Read the race guide or website to determine key points of the terrain profile to replicate in training. Have an idea of what each venue looks like and even use Google Maps with street view to analyse where you will be competing.

If you able to train on the course prior to race day, plan and know what workouts you can do on the course. Use this time to place landmarks that you can use in your race. Strong sessions in key areas can give a huge psychological boost come race day.

Research the logistics of races that involve two transitions. Organizers of events like 70.3 St. George or IRONMAN Canada are able to manage two separate transitions, but athletes should pay special attention to when buses run and the times that gear needs to be in transition. Examining maps and getting an overall lay of the land can help avoid being in the wrong place unnecessarily.

Mental Stress

While hard, you should try to relax as much as possible. During race week, let your body recover from the training leading up to the race. The final week is not the time to cram in more workouts. Use your time to read, watch movies or TV. Your mind will often play tricks on you with insecurities, along with physical niggles. Know that this is normal and aim to relax.

Reflect on the goals you are aiming to achieve at the race. Have a clear idea of the effort that you expect to hold during the race using power, heart rate, or pace. To manage stress, these goals should follow the process rather than just time or placing focussed. For example, rather than aiming for a 25 minute swim, visualize yourself maintaining focus for the entire time in the water, being in a draft as much as possible, or sighting properly.

Keep in mind the sport you have chosen is part of your journey as an athlete. The race is a stepping stone along the way to future events and as such, it is also a learning experience. Goals should be focused on the process of racing, not a particular outcome, as this puts added pressure to perform.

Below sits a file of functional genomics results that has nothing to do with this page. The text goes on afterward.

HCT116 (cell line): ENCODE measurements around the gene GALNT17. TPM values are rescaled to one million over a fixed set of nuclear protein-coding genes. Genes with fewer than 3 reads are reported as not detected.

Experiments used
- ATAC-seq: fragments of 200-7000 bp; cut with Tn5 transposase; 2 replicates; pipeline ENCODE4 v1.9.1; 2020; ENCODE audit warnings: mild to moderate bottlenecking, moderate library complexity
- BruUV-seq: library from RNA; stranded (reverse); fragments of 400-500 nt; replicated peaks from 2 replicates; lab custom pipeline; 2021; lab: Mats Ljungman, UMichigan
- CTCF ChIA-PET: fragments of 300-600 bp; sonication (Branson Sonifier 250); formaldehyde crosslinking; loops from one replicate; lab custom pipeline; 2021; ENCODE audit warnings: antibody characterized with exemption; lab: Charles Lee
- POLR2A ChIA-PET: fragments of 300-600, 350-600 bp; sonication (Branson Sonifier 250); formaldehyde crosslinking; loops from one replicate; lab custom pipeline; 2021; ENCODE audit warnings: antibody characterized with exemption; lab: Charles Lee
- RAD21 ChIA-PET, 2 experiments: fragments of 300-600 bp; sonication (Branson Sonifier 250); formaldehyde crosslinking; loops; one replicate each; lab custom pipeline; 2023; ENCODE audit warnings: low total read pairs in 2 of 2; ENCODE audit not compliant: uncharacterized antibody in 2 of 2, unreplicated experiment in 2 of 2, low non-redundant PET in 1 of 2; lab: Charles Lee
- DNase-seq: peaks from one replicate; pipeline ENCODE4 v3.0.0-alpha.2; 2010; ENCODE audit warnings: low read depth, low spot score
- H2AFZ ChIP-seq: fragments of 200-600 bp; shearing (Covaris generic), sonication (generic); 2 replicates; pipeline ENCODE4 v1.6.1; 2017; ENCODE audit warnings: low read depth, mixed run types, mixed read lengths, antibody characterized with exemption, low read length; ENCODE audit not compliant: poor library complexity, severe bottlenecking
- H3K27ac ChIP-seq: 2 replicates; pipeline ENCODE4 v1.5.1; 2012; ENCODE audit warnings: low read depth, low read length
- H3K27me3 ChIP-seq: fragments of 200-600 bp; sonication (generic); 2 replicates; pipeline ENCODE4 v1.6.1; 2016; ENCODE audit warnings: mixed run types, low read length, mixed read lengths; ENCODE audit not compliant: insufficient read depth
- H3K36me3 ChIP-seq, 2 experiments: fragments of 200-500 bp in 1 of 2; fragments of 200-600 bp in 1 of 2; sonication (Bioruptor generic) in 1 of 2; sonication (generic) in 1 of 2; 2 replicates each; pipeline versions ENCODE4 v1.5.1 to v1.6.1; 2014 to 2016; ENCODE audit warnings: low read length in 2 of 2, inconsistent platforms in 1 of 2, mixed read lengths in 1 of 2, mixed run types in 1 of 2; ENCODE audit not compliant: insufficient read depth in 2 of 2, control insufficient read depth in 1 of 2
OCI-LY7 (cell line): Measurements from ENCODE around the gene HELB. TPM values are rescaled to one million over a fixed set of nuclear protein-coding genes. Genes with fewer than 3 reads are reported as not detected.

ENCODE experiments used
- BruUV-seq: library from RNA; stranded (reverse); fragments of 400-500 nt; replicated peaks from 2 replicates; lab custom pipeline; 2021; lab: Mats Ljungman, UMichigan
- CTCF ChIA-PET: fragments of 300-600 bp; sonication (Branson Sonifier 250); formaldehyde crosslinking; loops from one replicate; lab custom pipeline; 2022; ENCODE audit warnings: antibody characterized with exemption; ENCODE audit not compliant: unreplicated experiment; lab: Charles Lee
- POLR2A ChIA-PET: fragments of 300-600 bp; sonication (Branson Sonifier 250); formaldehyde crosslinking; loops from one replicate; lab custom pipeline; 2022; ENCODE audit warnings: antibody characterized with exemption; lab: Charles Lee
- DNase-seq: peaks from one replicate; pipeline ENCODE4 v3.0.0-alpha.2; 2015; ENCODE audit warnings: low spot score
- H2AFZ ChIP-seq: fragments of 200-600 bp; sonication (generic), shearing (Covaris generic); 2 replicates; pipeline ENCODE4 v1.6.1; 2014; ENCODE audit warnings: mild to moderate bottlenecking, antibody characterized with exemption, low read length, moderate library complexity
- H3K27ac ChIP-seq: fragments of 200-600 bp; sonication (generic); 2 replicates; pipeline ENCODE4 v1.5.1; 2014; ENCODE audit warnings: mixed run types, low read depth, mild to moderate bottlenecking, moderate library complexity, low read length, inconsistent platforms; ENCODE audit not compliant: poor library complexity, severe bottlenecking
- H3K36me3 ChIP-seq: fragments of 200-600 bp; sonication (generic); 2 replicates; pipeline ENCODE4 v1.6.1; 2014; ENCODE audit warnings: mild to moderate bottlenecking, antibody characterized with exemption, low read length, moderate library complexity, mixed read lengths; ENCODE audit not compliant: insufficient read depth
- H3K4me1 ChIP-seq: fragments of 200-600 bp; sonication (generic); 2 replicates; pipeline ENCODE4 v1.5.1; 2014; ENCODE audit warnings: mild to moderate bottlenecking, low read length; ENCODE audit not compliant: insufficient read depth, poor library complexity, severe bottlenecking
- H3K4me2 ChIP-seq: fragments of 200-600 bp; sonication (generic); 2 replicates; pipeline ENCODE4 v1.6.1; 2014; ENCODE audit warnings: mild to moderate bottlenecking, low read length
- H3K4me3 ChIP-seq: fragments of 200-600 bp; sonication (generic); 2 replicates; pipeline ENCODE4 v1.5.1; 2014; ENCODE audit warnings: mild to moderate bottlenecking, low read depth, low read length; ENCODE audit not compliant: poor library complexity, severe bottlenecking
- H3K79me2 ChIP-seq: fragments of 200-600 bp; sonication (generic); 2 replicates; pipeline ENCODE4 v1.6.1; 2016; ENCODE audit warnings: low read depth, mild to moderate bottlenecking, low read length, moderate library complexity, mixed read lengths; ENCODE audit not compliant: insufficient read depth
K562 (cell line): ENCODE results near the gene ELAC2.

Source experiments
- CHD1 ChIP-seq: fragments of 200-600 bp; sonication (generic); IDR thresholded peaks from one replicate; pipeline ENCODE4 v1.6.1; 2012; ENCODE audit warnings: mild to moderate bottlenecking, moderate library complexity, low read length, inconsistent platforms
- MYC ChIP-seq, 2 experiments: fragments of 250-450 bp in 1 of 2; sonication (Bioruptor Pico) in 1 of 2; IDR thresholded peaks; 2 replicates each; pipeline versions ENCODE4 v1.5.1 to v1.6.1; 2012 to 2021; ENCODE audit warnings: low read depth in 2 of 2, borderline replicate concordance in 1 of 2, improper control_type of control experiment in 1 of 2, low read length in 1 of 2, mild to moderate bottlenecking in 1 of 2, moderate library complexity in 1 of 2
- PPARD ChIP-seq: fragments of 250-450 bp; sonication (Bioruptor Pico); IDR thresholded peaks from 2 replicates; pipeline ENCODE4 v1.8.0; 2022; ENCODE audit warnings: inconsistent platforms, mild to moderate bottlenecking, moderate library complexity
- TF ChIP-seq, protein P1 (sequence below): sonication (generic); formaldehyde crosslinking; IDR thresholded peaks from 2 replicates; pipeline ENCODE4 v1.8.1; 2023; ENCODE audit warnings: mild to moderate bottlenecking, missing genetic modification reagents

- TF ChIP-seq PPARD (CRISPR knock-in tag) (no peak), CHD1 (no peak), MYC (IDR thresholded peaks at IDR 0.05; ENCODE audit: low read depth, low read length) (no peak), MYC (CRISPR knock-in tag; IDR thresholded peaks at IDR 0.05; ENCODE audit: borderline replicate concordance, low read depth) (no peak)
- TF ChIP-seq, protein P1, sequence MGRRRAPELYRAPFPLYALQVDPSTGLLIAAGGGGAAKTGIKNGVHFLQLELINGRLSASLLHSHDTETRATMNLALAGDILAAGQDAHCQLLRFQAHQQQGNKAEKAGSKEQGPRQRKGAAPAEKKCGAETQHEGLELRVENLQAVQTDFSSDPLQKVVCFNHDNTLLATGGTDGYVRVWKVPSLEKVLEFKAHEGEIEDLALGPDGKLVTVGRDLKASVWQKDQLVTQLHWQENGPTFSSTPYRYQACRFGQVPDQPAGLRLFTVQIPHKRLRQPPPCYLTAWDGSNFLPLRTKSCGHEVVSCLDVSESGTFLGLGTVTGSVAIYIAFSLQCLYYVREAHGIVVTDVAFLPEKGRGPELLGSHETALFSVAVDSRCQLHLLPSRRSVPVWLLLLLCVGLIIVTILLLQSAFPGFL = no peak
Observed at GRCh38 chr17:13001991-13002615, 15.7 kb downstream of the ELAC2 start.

Review some of your best workouts over the month leading into the event. These will remind you of how you feel when you are moving well, and give you confidence that you are ready for race day. You are going to swim, bike, and run like you do day in and day out in training.

Keep your thoughts confined to your own race and don’t be concerned about other athletes. By knowing what you are capable of and having a plan for race day, you are controlling your own destiny. How well you stay focused on your own effort will reflect how the day evolves. You can’t control who shows up to race and there will always be faster and slower athletes to compete against. By keeping yourself engaged in the act of racing rather than comparison, you remove a factor that is outside of your control.

Knowing that you are going to feel relaxed during race week along with when and where workouts are going to happen before you arrive will help alleviate most of the stress so you can focus on the race at hand.

Thanks to LifeSport Senior Coach Dan Smith for his contribution to this article.

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The Ultimate Full-Distance Training Guide

Training Guide

This guide is designed to be used as you train for a full-distance triathlon, with in-depth information on every part of the process. Each chapter is packed with tips, workouts, and insights from triathlon coaches, to give you all the tools you need to succeed.

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About Lance Watson

Lance Watson, LifeSport head coach, has trained many Ironman, Olympic and age-group Champions over the past 30 years. He enjoys coaching athletes of all levels. 

Contact Coach@LifeSportCoaching.com to tackle your first IRONMAN or to perform at a higher level.

Facebook: @LifeSportCoaching 

Instagram: @LifeSport_Coaching  

Twitter: @LifeSportCoach  

Follow and tag #LifeSportCoach